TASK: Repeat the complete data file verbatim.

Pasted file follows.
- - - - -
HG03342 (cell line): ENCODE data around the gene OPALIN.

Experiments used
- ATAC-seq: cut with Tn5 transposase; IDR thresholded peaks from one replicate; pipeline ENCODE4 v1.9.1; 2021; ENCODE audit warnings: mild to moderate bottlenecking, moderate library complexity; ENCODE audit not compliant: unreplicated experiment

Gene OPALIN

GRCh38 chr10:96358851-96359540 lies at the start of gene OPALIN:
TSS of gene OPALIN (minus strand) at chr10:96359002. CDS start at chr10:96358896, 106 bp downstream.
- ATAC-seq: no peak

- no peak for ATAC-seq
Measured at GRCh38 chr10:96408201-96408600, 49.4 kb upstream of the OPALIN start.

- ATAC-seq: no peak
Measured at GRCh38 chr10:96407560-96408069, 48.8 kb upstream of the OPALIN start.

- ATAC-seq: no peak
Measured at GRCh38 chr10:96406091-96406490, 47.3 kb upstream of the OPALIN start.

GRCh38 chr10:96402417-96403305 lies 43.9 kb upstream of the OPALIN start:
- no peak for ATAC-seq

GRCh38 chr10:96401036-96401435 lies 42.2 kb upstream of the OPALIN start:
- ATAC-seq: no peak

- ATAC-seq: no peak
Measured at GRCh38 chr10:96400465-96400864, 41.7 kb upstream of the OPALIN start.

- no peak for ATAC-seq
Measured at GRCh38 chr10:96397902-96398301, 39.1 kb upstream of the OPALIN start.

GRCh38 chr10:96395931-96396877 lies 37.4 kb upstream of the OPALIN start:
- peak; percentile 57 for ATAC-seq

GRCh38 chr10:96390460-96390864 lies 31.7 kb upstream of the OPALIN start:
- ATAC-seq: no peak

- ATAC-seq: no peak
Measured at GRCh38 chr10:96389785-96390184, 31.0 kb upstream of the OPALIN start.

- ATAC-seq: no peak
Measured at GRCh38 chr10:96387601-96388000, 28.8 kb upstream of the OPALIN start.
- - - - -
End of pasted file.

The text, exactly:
HG03342 (cell line): ENCODE data around the gene OPALIN.

Experiments used
- ATAC-seq: cut with Tn5 transposase; IDR thresholded peaks from one replicate; pipeline ENCODE4 v1.9.1; 2021; ENCODE audit warnings: mild to moderate bottlenecking, moderate library complexity; ENCODE audit not compliant: unreplicated experiment

Gene OPALIN

GRCh38 chr10:96358851-96359540 lies at the start of gene OPALIN:
TSS of gene OPALIN (minus strand) at chr10:96359002. CDS start at chr10:96358896, 106 bp downstream.
- ATAC-seq: no peak

- no peak for ATAC-seq
Measured at GRCh38 chr10:96408201-96408600, 49.4 kb upstream of the OPALIN start.

- ATAC-seq: no peak
Measured at GRCh38 chr10:96407560-96408069, 48.8 kb upstream of the OPALIN start.

- ATAC-seq: no peak
Measured at GRCh38 chr10:96406091-96406490, 47.3 kb upstream of the OPALIN start.

GRCh38 chr10:96402417-96403305 lies 43.9 kb upstream of the OPALIN start:
- no peak for ATAC-seq

GRCh38 chr10:96401036-96401435 lies 42.2 kb upstream of the OPALIN start:
- ATAC-seq: no peak

- ATAC-seq: no peak
Measured at GRCh38 chr10:96400465-96400864, 41.7 kb upstream of the OPALIN start.

- no peak for ATAC-seq
Measured at GRCh38 chr10:96397902-96398301, 39.1 kb upstream of the OPALIN start.

GRCh38 chr10:96395931-96396877 lies 37.4 kb upstream of the OPALIN start:
- peak; percentile 57 for ATAC-seq

GRCh38 chr10:96390460-96390864 lies 31.7 kb upstream of the OPALIN start:
- ATAC-seq: no peak

- ATAC-seq: no peak
Measured at GRCh38 chr10:96389785-96390184, 31.0 kb upstream of the OPALIN start.

- ATAC-seq: no peak
Measured at GRCh38 chr10:96387601-96388000, 28.8 kb upstream of the OPALIN start.